Education in The Gambia is the focus of chapter eleven, where Ousman Gagigo analyses the attributes of modern formal education in The Gambia since independence. The chapter reaffirms the importance of free and compulsory formal education in Gambia’s constitutional instruments and the Millennium Development Goals. Gagigo establishes early on that progress towards achieving this goal has not gone smoothly for most developing countries and that for The Gambia this is aggravated by the ‘absence of available formulas for extending quality education to all citizens.’ In a bid to establish the educational challenges faced by The Gambia at independence and beyond, the chapter undertakes an historical overview of the school system, and from this, it provides a documentary analysis of the correlation between the availability of schools and the average level of educational attainment. The chapter uses considerable statistical data and graphs to establish divergences, correlations and varying factors determining access and attainability of education in The Gambia.
In chapter twelve, Cherno Omar Barry sets out to rescue an aspect of Gambian studies that has been in the periphery for far too long. Focusing on Gambian fiction from the 1960s to date, Barry traces the persistent and sometimes painful attempts by Gambian authors and literary enthusiasts in appropriating spaces with the view to exposing their works in the domestic and international spheres. Barry’s assigned task is undertaken first, by assessing the impact of Gambian authors especially that of the late and much lamented Lenrie Peters and second, through an evaluation of the role played by the newspaper industry in the growth of Gambian fiction and literature. The chapter negotiates the diverse works of Peters over many decades. In a way, the chapter provides an opportunity to appreciate the sterling literary qualities of Peters and his preoccupation in enhancing Gambian fiction and literature during his lifetime. The chapter then goes on to discuss the role of newspapers in providing readership and publishing outlets for Gambians and the subsequent demise of the newspapers. Other difficulties relating to publishing are discussed as are the revival of Gambian fiction through emerging talents and publication outlets.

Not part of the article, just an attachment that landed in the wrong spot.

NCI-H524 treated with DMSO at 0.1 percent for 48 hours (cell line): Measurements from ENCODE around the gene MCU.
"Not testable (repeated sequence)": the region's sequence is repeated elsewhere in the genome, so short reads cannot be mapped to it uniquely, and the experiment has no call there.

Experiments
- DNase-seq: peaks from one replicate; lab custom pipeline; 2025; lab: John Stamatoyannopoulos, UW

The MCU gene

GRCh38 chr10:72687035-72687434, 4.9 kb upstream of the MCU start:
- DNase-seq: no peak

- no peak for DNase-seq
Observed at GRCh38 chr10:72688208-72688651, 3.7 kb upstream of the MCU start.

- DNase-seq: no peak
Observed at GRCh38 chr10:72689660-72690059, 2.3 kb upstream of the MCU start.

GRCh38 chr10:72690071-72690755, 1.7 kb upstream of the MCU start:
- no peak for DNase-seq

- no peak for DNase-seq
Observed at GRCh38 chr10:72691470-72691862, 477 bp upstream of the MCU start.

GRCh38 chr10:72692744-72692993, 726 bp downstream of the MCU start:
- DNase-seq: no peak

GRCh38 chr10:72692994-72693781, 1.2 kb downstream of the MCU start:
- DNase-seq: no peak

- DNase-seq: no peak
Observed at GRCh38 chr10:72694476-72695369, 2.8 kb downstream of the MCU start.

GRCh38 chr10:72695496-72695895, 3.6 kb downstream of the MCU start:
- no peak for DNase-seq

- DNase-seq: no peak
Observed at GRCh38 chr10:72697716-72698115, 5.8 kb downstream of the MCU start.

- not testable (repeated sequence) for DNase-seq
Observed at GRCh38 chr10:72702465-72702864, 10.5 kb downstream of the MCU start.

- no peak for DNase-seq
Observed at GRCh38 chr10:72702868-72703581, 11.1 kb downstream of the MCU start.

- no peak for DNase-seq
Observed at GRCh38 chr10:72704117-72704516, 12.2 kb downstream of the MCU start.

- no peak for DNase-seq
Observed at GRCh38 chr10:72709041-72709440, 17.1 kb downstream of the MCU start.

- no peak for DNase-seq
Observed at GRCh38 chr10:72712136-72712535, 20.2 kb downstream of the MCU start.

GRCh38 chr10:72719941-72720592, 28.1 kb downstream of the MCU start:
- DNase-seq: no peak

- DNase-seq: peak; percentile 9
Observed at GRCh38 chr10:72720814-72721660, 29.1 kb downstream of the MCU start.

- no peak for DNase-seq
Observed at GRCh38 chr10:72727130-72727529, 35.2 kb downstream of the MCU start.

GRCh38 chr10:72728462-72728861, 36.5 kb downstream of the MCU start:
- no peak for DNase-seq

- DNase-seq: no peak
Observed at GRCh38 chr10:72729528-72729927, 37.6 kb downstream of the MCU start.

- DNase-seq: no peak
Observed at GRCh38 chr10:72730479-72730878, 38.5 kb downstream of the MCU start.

Gambian fiction and literary works thrive on certain social exploits of society, one of which is the relationships between ethnic and social groups. So, in chapter thirteen, Mark Davidheiser examines an old but often undervalued phenomenon of joking relationships. Focusing on South-western Gambia, the chapter establishes the social significance of joking relationships ‘as strategic resources in shifting circumstances and as coping mechanisms’ in the backdrop of ‘tremendous social and physical transformations.’ The relationships are rooted in many cultures and social groups and are typically associated with ‘reciprocal obligations expected and proscribed behavioural pattern and taboos, and intergroup stereotyping.’ The chapter has an interventionist quality to the extent that it ‘aims for an analytical third way situated between macro-level structural-functionalism and poststructuralist perspectives that emphasize agency and micro-level analysis.’ To fulfil this, the chapter uses ethnographic and qualitative data from south-western Gambia, which allows the author to offer insights in the understanding and relevance of joking relations to the lives of rural residents.
Through the inputs of Sylvia Chant and Isatou Touray the volume turns to the sober issue of women and gender in chapter fourteen. Drawing on their individual perspectives and fieldworks, the authors offer an overview of gender roles and relations in The Gambia showing the progress made in gender equality and pointing out some outstanding challenges that need attention. The chapter establishes early on that ‘although most Muslim women in The Gambia are not subjected to the strict forms of seclusion which apply’ elsewhere in Africa, ‘local religious interpretations are still quite conservative.’ What this means, the authors argue, is that The Gambia shares some patterns and commonalities with other Muslim dominant societies. With background materials from their primary fieldwork and recent publications as well as data from international development institutions, the authors analyze the depths of gender disparity through education, employment and subsidiary economic activities. The authors go on to examine the interstices of family and society on gender questions and the extent to which they constrain ‘possibilities for freedom, power and rights.’ The chapter concludes by reiterating the call for reform so as to mitigate gender inequality and ‘dismantle other barriers of discrimination, violence and subjugation which face women.’
Community-based policing is the subject of chapter fifteen, from which Stephen B. Perrot provides a report card on the introduction of this method of policing meant to advance rights and internal security within legal and governance frameworks. With insider knowledge (having served as a consultant to a previous Canada-Gambia initiative) Perrot charts the systemic incompetence, attitude of Government and senior hierarchy of the police office towards the project. To enrich understanding of community-based policing, Perrot traces the rise of the phenomenon through the tenets of inclusion and democratic practices, elements he says are absent in Gambia’s police structure due in part to fundamental disconnects in ethos and priorities. The chapter then proceeds to account for the sequences of events and turning points that culminated in the gradual demise of the project. On the future of policing in The Gambia, Perrot is unrepentantly blunt – it is simply bleak!
Chapter sixteen concludes the volume with a postscript by Sulayman Nyang, a distinguished Gambian scholar.